How to design a small wearable camera that should be worn on the body and take pictures of every moment?
Perfect balance between physical and digital, honest and discreet, crafted and electronic.
This “life logging camera” is continuously taking pictures of a persons entire life. We needed to solve that not only physically with a good clip solution, but also emotionally. Having a camera that takes pictures of everything means it can not be too hidden or disguised or it would be a spy cam. At the same time it shouldn’t ask for so much attention that it would interrupt the users in their lives. They need to keep their natural flow, and the camera needs the right expression.
People People have been advising Narrative throughout the development process around everything from good material usage to clever recycling services.
The Full Story
Narrative, the Stockholm and San Fransisco based start-up (formerly known as Memoto) had a great idea: to make your entire life searchable through images. The electrical components have just recently become small and efficient enough to make a product that could be worn all day every day without feeling heavy, and take two pictures every minute of situations you otherwise would have missed capturing. Through an App the user automatically gets presented of the different situations in a nice and clever time line, so that one would never have to feel a stress about the amount of images. It currently captures the image, the time and the place, but potentially in coming versions many other kinds of data so that you can re-experience things like what music you heard in different places, how often people smile at you, or what the weather is like on Tuesdays…
Update: Narrative has recently released the Clip 2, with features like video capturing and exchangeable mounts.
Being a both innovative and bit controversial, this product needed a balance between a number of important aspects.
Integrity vs. Honesty
The Narrative Clip is taking pictures of people in its surrounding, and everyone might not want to end up in pictures. This is an aspect of this product that was dealt with on many levels, but when it comes to the physical design, we wanted to show that the product was a camera, hence we placed the lens hole in a way that reminds of the way smart phones place cameras. Also the detail around the lens is made with camera heritage in mind. However, if the camera was too much like a big camera lens, the users would feel uneasy wearing it. We did user sessions to evaluate some different design expressions half way through the project.
Crafted vs. Electronic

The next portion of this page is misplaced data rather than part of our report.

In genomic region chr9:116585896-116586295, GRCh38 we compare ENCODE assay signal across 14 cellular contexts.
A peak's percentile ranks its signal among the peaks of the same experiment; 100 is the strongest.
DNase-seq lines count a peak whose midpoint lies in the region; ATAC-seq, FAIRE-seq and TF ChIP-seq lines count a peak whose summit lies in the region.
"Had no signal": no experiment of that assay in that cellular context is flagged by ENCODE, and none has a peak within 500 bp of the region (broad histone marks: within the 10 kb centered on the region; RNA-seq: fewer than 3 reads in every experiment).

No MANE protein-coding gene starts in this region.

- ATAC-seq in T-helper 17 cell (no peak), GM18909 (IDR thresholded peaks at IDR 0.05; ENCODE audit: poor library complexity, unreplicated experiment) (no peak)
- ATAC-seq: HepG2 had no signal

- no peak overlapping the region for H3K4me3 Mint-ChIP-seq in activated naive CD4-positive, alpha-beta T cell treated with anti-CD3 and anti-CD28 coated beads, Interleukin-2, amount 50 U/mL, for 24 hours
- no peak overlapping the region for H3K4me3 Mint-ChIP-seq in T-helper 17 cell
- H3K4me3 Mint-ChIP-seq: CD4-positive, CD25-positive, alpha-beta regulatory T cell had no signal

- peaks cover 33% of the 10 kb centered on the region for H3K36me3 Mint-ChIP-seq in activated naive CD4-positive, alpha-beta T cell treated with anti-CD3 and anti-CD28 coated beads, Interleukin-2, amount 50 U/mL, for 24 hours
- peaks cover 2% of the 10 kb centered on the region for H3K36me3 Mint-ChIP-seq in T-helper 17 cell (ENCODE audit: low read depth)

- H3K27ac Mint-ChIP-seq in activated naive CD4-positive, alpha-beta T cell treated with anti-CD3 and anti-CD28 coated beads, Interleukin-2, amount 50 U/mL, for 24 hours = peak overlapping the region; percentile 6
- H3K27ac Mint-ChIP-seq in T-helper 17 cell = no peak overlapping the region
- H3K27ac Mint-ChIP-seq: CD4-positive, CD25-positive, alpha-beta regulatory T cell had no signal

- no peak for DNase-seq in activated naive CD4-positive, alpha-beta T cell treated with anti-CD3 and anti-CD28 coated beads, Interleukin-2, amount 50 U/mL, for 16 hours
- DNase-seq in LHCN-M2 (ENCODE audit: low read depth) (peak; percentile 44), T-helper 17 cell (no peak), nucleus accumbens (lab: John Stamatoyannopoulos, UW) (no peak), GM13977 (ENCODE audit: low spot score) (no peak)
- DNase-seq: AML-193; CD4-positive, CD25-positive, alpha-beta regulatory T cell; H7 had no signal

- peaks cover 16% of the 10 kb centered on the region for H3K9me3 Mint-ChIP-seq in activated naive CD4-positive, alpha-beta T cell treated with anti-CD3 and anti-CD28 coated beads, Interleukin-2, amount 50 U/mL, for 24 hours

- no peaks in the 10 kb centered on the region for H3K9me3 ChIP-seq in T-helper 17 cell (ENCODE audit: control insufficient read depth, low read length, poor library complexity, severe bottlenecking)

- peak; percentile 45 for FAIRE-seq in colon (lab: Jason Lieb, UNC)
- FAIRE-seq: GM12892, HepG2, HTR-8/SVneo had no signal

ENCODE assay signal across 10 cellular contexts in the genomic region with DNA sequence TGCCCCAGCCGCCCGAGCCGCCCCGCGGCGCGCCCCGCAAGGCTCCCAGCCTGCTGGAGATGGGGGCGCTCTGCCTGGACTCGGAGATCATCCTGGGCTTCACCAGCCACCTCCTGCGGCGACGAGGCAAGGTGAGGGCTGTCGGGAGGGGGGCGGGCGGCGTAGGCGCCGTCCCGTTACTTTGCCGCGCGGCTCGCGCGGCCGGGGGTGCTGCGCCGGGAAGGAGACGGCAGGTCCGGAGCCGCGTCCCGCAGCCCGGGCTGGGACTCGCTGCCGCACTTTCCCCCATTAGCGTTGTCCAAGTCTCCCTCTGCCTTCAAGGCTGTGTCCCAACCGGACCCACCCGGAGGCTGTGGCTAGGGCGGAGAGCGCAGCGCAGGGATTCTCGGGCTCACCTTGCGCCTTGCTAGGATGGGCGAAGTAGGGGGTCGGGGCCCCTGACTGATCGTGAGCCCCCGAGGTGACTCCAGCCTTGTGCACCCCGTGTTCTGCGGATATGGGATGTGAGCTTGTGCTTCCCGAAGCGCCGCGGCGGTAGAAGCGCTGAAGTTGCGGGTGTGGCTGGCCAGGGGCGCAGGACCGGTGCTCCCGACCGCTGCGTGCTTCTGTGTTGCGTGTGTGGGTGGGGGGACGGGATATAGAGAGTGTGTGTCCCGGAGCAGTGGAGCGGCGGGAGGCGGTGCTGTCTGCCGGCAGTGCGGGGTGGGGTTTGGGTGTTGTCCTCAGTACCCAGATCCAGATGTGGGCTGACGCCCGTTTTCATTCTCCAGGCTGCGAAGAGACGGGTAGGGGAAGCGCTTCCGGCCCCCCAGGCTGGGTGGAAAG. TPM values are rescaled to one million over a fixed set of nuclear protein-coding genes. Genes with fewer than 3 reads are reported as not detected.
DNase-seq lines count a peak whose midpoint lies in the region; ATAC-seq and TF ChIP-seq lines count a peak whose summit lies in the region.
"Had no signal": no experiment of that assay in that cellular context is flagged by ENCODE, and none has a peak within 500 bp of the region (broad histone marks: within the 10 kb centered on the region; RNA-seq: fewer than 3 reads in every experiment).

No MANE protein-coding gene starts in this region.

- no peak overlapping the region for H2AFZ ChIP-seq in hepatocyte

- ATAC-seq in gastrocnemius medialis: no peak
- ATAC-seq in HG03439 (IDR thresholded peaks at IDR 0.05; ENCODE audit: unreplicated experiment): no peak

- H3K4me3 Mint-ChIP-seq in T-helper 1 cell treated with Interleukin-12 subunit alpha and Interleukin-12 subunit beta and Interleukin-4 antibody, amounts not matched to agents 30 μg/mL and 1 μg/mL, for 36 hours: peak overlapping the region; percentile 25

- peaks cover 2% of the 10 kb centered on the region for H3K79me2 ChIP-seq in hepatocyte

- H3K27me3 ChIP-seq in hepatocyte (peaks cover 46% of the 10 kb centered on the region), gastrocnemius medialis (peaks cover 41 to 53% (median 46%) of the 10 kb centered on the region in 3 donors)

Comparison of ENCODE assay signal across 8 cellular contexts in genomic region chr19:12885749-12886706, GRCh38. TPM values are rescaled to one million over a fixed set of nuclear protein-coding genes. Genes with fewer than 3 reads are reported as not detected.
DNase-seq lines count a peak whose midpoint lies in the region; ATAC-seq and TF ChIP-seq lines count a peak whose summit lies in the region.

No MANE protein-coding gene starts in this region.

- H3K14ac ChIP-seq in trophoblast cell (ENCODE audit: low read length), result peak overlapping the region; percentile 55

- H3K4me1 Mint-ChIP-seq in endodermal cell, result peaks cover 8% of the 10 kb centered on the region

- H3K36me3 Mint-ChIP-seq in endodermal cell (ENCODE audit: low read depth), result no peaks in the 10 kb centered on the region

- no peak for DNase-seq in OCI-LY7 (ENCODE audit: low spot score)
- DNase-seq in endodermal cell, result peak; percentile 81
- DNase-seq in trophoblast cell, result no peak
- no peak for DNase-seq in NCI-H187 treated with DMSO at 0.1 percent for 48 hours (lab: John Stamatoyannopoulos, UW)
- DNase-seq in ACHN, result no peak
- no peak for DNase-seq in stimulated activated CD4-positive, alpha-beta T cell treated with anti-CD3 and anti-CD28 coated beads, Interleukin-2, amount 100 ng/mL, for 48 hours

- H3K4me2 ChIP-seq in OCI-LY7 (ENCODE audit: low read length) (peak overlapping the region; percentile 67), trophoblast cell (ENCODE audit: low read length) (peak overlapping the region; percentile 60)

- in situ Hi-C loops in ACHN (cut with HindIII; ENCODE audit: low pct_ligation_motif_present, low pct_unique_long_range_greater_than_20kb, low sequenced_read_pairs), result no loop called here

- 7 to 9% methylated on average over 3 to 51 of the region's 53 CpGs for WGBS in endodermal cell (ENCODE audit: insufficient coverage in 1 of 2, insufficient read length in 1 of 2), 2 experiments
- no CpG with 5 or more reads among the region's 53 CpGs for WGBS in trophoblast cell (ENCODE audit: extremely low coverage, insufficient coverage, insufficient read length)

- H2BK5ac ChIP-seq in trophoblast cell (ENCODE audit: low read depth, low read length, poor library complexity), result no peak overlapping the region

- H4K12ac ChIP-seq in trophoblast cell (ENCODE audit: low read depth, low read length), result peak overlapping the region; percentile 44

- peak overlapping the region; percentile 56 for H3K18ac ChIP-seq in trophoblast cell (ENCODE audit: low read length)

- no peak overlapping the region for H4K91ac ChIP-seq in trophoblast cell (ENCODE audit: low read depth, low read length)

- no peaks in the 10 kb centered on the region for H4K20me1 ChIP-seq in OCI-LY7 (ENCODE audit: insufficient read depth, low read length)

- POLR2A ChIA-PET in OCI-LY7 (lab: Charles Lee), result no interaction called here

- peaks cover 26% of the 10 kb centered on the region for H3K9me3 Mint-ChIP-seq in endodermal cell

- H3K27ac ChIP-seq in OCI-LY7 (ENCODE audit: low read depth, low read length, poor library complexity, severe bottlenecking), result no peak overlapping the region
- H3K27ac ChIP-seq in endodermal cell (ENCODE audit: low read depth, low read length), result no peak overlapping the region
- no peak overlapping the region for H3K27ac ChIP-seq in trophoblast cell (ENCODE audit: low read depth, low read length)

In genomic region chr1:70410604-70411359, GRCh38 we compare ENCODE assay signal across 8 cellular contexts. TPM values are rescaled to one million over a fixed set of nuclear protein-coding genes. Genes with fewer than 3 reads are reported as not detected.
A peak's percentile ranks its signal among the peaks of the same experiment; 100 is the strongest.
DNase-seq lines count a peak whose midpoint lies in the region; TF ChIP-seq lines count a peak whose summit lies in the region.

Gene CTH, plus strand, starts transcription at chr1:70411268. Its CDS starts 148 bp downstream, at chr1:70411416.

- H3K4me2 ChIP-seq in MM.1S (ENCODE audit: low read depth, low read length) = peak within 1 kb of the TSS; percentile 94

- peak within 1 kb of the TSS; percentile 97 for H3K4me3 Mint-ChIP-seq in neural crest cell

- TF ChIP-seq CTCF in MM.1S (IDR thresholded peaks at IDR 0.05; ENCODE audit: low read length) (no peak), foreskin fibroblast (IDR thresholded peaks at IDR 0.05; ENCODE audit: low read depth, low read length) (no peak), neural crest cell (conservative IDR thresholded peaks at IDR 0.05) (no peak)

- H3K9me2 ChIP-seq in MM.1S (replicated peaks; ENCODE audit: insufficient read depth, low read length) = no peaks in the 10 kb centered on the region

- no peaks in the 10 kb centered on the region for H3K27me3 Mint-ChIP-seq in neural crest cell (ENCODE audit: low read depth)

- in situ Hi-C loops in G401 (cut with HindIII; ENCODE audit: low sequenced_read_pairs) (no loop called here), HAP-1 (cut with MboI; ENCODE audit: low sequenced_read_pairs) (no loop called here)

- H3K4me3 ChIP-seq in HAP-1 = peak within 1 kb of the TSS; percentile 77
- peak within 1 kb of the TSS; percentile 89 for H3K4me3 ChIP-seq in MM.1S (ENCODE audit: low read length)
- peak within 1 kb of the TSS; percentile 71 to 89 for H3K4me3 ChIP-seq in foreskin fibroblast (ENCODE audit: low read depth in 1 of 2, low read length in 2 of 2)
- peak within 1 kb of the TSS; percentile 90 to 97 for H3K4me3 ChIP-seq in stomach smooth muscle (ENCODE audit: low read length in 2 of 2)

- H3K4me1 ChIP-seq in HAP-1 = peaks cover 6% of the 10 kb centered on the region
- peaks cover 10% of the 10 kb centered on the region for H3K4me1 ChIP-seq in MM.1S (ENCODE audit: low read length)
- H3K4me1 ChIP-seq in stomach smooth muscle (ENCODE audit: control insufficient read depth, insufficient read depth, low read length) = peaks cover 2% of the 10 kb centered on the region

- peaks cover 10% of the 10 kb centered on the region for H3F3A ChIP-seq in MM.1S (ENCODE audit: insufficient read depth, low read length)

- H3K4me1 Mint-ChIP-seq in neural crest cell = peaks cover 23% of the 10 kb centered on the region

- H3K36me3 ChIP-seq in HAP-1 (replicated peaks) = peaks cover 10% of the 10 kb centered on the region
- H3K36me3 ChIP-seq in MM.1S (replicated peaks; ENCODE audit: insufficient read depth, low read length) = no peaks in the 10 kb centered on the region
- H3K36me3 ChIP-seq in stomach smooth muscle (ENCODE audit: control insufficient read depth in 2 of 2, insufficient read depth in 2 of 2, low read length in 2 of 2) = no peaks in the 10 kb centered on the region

Being worn all the time, this product is in its usage much closer to an accessory, a wrist watch or necklace type of thing than a conventional digital camera. Since the value proposition is for everyone (remember the stuff you would otherwise forget), not only the tech-savvy it was also important not to make a too gadgety design. However, if disguised into a piece of jewellery it would loose the identity of a smart electronic product. The final way to go was to make a really simple, high quality solid brick of plastic with a good old spring steel clip. Not too shiny, not too flashy, absolutely no blue blinking lights. Our approach was pure functionalism.
Physical vs. digital
Actually the main value for the users does not appear in the physical product, but in reliving their favourite moments in the digital world, in the App. Acknowledging this, we wanted the design to express “a physical version of the App” rather than “a product with an App attached to it”. We ended up defining our final design outline with inspiration from an application symbol in smart phones, we called it a “wearable App”. Doing this we are trying to bridge the gap between physical and digital, creating one coherent experience.
Flexible vs. dedicated
We realised that people using this product would wear completely different outfits. We tried many clippings, hangers, magnets and modular exchangeable little ecosystems. In the end, through testing and evaluations we came to the conclusion that a single durable spring steel clip would be the most simple yet versatile solution. This, together with a product without a clear up or down direction enables people to clip it any way they want.
This product was crowd funded beyond all expectations on Kickstarter.com back in 2012.
I love this little device. – Stephen Colbert, The Colbert Report
Great way to capture fleeting moments. – The daily Mail
Meet Memoto: The Discreet Camera That Records Your Life In 30-Second Intervals – Techcrunch.com
Memoto smashes Kickstarter goal on launch day – David Meyer, gigaom.com